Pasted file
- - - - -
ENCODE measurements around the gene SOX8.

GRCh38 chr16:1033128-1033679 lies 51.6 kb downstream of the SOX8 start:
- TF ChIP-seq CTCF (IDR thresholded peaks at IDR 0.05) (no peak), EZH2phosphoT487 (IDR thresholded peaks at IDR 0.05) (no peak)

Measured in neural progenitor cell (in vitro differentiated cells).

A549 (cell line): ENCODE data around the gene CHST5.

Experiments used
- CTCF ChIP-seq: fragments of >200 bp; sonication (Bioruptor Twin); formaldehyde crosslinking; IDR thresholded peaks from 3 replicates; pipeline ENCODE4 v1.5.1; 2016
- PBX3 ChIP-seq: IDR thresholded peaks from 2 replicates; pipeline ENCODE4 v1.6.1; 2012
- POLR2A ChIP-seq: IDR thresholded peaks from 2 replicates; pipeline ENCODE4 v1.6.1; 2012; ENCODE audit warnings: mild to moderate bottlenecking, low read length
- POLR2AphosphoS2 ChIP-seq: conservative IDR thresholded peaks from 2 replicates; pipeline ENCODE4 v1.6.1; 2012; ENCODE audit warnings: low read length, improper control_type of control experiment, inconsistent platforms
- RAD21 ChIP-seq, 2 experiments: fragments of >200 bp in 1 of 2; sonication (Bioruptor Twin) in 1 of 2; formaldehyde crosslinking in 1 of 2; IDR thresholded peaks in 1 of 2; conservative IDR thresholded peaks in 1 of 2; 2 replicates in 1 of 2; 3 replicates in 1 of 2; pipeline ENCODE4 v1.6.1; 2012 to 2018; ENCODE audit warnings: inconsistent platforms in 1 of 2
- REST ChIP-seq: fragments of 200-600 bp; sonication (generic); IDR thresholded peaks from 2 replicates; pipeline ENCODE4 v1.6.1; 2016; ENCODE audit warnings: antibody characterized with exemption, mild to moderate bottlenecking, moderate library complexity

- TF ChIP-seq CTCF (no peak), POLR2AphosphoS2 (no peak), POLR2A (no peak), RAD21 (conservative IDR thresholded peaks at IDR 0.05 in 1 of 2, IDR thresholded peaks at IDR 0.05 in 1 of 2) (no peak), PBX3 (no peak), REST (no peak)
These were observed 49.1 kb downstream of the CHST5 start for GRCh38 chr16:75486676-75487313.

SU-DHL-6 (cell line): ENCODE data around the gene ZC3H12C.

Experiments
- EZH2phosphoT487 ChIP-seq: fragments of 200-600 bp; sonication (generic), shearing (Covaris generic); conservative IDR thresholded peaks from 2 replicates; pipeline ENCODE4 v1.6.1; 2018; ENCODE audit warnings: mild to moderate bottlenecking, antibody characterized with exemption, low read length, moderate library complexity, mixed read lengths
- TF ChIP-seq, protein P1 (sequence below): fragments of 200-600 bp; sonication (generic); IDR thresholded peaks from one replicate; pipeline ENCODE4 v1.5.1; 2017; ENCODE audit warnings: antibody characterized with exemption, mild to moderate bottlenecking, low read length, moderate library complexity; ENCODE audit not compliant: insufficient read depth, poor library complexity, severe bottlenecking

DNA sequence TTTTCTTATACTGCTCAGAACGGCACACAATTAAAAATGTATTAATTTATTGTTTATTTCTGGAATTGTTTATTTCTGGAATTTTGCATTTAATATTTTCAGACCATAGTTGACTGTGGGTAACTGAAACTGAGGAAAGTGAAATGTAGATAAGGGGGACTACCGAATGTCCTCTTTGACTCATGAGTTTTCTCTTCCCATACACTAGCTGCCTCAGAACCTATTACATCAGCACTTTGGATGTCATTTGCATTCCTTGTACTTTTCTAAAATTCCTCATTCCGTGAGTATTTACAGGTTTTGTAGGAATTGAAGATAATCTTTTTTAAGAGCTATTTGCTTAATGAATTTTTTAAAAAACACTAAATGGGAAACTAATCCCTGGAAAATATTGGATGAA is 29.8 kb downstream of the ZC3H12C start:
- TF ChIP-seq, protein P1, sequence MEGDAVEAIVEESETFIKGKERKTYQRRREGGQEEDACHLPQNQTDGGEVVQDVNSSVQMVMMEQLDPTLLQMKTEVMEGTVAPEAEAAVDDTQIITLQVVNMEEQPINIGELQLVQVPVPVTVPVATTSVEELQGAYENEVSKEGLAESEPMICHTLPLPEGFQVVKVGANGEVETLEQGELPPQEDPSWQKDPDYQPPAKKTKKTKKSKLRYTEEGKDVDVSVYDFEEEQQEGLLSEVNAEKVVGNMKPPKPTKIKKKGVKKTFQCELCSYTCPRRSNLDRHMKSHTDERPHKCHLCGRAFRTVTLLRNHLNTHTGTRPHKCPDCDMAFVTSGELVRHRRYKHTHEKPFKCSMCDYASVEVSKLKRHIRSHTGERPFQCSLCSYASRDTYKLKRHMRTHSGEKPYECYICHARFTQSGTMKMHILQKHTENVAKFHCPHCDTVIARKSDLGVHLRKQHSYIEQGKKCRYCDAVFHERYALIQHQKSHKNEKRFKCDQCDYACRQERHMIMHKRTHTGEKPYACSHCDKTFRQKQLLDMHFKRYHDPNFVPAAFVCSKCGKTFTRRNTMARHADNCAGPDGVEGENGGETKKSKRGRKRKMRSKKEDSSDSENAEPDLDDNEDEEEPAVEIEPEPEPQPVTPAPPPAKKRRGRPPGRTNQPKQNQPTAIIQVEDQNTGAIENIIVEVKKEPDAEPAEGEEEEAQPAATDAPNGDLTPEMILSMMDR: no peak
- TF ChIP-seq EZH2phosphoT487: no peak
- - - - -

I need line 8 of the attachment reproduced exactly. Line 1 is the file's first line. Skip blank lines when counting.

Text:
- PBX3 ChIP-seq: IDR thresholded peaks from 2 replicates; pipeline ENCODE4 v1.6.1; 2012